Posted December 5, 2005
This is the 2nd novel by Gaelen Foley¿s that I bought via B & N. I also read ¿Prince Charming¿ (pretty good) and now this one, ¿The Duke¿. This was one of the most complete and enjoyable novels I have read in a very long time! Reason¿it had it all. Interesting and likeable main hero and heroine, pleasing and detailed story line and memorable ending. Although I did not like that Bel was violated by an evil prison warden very early on and thought that might turn me off to the story instead¿it allowed Bel to have a well rounded character. A woman who had a simple but, good life before she was harmed and then¿one who can stand on her own after she is no longer innocent. I liked that Bel took the cards life dealt her and made the best of everything ¿ whether she had to sell oranges to stay alive or become a well known courtesan for money, food and a home. She was nobody¿s victim. Thus¿her warm character, gentle, sensuous ways and hearty soul made her loved by all. In turn, the Duke, Robert¿was handsome, intelligent and so very honest and loving. Although he was taken in by some people ¿ so much that he almost appeared a simpleton ¿ it really showed how he believed deeply in people until they showed otherwise. Bel & Robert meet and interact as she needs a protector and he needs her help to solve a crime. He was so very gentle and warm and giving with Bel that he became a one of a kind hero. I liked how multi dimensional these chacaters were - they did things for their friends, family and those in need. They weren't stuck on themselves or what money could buy. They experienced life to the fullest. The love scenes in this book were close to perfect ¿ it took time for the attraction to properly build to a high level, then Robert got pleased, then Bel got pleased and then eventually they found pleasure as one. This book will make you wish for your very own Duke. The love scenes are what many women fantasize about. It¿s steamy and sexy while still being very tasteful. Robert was so strict with himself on his career, friends, lifestyle and more that I wasn¿t sure how he was going to get out of marrying the right socialite for his career and keep Bel on the side as his mistress and love. Bel clearly wasn¿t about to be second to anyone. Robert found that out the hard way. Know that the ending was a beauty ¿ it involved the theatre, a white horse and a red rose for love. Robert and Bel¿s love is why we all dream. I sure appreciate when I can smile from ear to ear in pleasure when I am through with a novel and did I ever smile with this one! Buy The Duke, read it, keep it in your library and know that this author and story will stay with you long after you turn the final page. This book was five stars and then some!Was this review helpful? Yes NoThank you for your feedback. Report this reviewThank you, this review has been flagged.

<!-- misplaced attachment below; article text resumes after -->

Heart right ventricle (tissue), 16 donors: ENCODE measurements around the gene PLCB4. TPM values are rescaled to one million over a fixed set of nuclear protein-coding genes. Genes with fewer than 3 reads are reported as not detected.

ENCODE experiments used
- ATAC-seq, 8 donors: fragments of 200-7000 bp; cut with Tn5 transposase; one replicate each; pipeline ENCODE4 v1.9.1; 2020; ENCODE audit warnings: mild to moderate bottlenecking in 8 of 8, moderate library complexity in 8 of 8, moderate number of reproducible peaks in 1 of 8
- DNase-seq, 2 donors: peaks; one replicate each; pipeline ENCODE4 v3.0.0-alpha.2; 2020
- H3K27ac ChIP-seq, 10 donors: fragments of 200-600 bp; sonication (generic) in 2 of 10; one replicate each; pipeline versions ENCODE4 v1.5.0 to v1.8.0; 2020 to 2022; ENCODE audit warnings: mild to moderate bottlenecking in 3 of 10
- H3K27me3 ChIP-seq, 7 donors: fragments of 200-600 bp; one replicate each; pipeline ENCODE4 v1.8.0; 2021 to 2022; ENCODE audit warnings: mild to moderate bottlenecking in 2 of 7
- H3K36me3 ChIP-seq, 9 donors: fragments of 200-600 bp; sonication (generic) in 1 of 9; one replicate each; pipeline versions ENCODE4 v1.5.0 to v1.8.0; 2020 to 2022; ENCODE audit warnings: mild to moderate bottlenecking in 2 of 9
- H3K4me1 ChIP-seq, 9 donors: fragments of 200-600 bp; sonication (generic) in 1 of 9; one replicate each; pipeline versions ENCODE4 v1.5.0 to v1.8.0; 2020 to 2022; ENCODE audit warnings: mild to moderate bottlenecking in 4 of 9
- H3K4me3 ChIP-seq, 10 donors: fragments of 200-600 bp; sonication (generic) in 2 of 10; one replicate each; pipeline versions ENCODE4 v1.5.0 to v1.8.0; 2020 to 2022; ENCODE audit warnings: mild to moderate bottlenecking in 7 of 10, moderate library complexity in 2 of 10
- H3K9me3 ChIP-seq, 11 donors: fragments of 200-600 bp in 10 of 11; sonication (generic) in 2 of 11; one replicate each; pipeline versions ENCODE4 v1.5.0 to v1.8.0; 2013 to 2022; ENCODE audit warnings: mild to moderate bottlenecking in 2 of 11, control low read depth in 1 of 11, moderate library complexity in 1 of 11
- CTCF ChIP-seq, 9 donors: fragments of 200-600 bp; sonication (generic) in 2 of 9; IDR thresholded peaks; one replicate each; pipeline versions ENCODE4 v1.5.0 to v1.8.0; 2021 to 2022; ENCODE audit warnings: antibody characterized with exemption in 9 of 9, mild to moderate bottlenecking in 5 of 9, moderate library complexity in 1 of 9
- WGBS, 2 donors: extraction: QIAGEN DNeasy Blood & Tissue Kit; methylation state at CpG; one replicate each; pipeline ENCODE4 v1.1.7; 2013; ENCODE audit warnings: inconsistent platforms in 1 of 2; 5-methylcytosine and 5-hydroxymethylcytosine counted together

Posted December 5, 2005
No other author has brought Regency England (Jane Austen's era), with ALL of its intricacies, so alive for me. Gaelen Foley's masterful prose (never purple) conjure vivid images of high-stepping horses, glittering balls, sumptuous town manses, and even the country's tempermental weather... and she does it without long, hard-to-follow descriptions. To readers of intelligent and lively historical romance: Ms. Foley's writing corners like a Formula 1 Grand Prix race car. The story is as intriguing and exciting as the duke himself. However, as sumptuous as he his, and his surroundings, the story does not always leave the reader full of breathless sighs (although there is plenty of that). We also get glimpses of London's dark side (which is as black as coal) through the compassionate eyes of the brave heroine. The lady in question (and she is quite questionable) is passionate and endearing a survivor. I am not a reviewer that likes to re-tell a story, as it's never my story to tell. What I look for in Historical Romance Fiction is: #1 Well written ROMANCE #2 Adventure/Movement #3 Richly drawn characters - those you love and those you hate That's all here, and then some. There are some dark scenes, which are handled very well. Tragic events shape all of our lives, but in comparison make the precious moments all the more joyous. Ms. Foley takes this basic truth of huminity and tells a beautiful love story. The ending is heart-throbbingly satisfying. The love scenes? Well, let me say that I have never read a more sexy scene wherein the hero performs..., and the one where the heroine gives... Oh! and then there's the bathtub scene! I do not mind - no, not in the least - being the voyeur to this pair. In fact, I rather enjoyed it. Catherine Scott (who is putting on her reading glasses to start the next in the series)Was this review helpful? Yes NoThank you for your feedback. Report this reviewThank you, this review has been flagged.
Posted June 23, 2003
The first one that I've read by her was 'Lord of Ice' Then going backwards they just got better. I recommend all of the Knight family novels. You will truly fall in love with Robert, Damian, and Lucien.Was this review helpful? Yes NoThank you for your feedback. Report this reviewThank you, this review has been flagged.